Boxing sensation Diego Pacheco will put his mental and physical preparation to the ultimate test for the first time in England, when he takes on Jack Cullen in a clash for the vacant WBO International super-middleweight title on Saturday night in Liverpool.
M&F was fortunate enough to get up close and personal with the Los Angeles native on his 22nd birthday, just 48 hours away from bell-time, and soon found out that you don’t get to 17-0-0 by training lightly.
Putting on the gloves since the age of 10, the Mexican-American sensation racked up eight national championships throughout his amateur career. During that time, the Pacheco was ranked top of the heap in both the Unites States and Mexico.
Then, at just 17, he turned professional by signing with Eddie Hearn’s Matchroom Boxing promotion. The rising star won his pro debut by knocking out Luis Carlos Gonzalez, swiftly in the first round, and now stands with a 17-match winning streak—an astounding 14 of those wins have come by way of a knockout, including his most recent that brought him the WBC United States super-middleweight belt.
Still, the man they call “Little Lever’s Meat Cleaver” Jack Cullen is dangerous too. The Englishman has amassed his own record of 25-3-1, knocking out nine opponents along the way. Cullen is the IBF International super-middleweight champion and shares the same hopes of doubling his gold. For Pacheco to take the WBO title home on Saturday night, it will take everything he’s got.
Diego Pacheco seeks out the best trainers for hard sparring
Standing at 6’4”, Pacheco is known for his long reach, agility, and timing. He also packs tremendous power in his punches. Having seen the fighter take part in an open ring workout on Wednesday, there’s little doubt that Pacheco has travelled overseas for no other reason than to win. But to understand his methods better, we need to go back a little.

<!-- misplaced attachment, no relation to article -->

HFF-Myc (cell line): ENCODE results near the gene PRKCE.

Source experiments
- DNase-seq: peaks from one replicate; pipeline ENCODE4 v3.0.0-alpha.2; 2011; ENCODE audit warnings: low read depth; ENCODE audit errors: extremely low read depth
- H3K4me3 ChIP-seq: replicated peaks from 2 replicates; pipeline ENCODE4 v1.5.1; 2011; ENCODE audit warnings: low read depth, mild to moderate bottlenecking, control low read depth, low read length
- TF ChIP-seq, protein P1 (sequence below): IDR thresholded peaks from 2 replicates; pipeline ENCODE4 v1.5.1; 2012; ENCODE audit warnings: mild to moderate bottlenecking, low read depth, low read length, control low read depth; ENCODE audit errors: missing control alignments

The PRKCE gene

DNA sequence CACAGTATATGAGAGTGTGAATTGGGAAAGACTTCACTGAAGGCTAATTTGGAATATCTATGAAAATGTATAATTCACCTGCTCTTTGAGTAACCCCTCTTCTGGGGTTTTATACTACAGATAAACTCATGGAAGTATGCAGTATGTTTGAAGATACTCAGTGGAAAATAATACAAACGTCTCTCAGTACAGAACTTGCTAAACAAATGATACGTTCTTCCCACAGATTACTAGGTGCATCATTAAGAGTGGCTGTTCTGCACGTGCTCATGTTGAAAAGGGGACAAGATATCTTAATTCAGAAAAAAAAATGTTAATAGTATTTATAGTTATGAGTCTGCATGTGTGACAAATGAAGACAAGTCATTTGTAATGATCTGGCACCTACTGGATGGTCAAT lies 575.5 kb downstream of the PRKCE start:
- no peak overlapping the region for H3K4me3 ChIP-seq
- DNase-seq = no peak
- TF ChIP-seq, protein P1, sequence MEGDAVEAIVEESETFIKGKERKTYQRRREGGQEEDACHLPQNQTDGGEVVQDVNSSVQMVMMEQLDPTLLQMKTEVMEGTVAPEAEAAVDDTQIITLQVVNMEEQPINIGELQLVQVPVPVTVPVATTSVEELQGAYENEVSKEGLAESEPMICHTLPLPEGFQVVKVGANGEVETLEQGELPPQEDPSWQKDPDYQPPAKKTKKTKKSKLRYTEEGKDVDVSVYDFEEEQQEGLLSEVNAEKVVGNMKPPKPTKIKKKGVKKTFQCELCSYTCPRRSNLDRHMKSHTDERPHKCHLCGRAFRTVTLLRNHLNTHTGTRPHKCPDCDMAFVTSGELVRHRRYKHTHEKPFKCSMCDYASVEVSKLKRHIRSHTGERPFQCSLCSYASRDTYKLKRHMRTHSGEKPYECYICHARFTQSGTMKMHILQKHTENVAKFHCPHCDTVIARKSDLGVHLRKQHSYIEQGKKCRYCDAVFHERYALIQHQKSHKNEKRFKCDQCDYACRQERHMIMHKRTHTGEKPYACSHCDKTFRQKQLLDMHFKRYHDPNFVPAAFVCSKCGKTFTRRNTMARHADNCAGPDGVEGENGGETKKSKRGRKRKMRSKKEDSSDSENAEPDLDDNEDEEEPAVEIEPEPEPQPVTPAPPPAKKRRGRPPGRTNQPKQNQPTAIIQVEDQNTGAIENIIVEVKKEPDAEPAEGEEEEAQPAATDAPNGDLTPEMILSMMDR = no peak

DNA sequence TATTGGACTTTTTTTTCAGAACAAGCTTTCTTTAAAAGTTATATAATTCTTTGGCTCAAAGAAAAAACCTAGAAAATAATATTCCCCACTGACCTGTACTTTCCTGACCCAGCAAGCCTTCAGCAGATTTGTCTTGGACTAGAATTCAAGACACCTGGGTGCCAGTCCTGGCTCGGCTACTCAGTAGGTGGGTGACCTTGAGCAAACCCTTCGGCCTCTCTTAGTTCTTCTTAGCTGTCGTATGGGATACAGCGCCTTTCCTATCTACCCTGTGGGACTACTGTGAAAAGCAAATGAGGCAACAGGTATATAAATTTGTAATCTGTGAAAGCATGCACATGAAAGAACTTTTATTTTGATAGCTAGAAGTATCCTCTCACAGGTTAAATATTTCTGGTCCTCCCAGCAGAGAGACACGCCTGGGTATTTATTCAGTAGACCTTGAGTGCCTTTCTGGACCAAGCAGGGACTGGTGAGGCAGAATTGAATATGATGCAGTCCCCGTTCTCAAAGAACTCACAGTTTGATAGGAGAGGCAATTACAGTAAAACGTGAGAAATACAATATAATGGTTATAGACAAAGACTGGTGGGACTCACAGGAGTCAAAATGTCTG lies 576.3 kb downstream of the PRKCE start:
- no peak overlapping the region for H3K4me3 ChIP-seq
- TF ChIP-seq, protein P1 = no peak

After turning pro, Pacheco found that harder opponents forced him into longer matches, and so he decided to push himself further in training in order to reflect the heightened competition in the pro division and that meant finding harder task masters. Eager to develop superior skill, he joined the famed Team Benavidez to train with the championship family. Since then, Pacheco has been seen working with a resistance speed parachute attached to his waist on the beach in San Diego, but in addition to innovative methods of training, the hot prospect has also been practicing the fundamentals of striking and footwork, over and over again in his fight camp in Seattle, WA.
“Just hard sparring,” Pacheco tells M&F, explaining that with 12 rounds now on the clock, there’s nothing more important than logging important information from the best partners. “It’s a whole different atmosphere and a whole different state,” he explains of the move to Seattle, where he’s been able to spar with the likes of two-time super-middleweight champion, David Benavidez. “No friends up there, you know? No family up there, it’s just boxing,” he continues, explaining the complete focus that he has on climbing the mountain without any distractions. In sparring, Pacheco has undoubtedly been working with more seasoned opponents, but he’s also been taught to increase the volume of punches that he can throw and has built up lightning like speed after working closely with world renowned coach Jose Benavidez Sr, who saw the potential in him from their first session.
Diego Pacheco blends tradition with innovative training methods
While Pacheco has used the aforementioned resistance chute for running, he also uses old-school methods to work on his neck and shoulder strength with exercises such as biting down on a rag, tied to a weighted plate in order to execute old fashioned neck raises. Pacheco moved into shared accommodation with other boxers on the team, so that he could literally live and breathe the sport. And, while there, he not only hits the property’s gym, but is also provided with the right foods for his training, and even has recovery taken care of with on-site massage.
Now thousands of miles away from home or basecamp, in the city of Liverpool, Pacheco’s undeniable focus on boxing will be put to the test against the worthy Cullen, who also has a long reach and stands at 6’3”. Still, Pacheco says that he is most stimulated when there’s something to prove and is even hoping to win over some fans in the U.K. Pacheco is striving to make this his best birthday weekend ever. “I’ve been a bit busy, but I’ve been enjoying every moment of it,” he says. “I’m not taking any moment for granted.”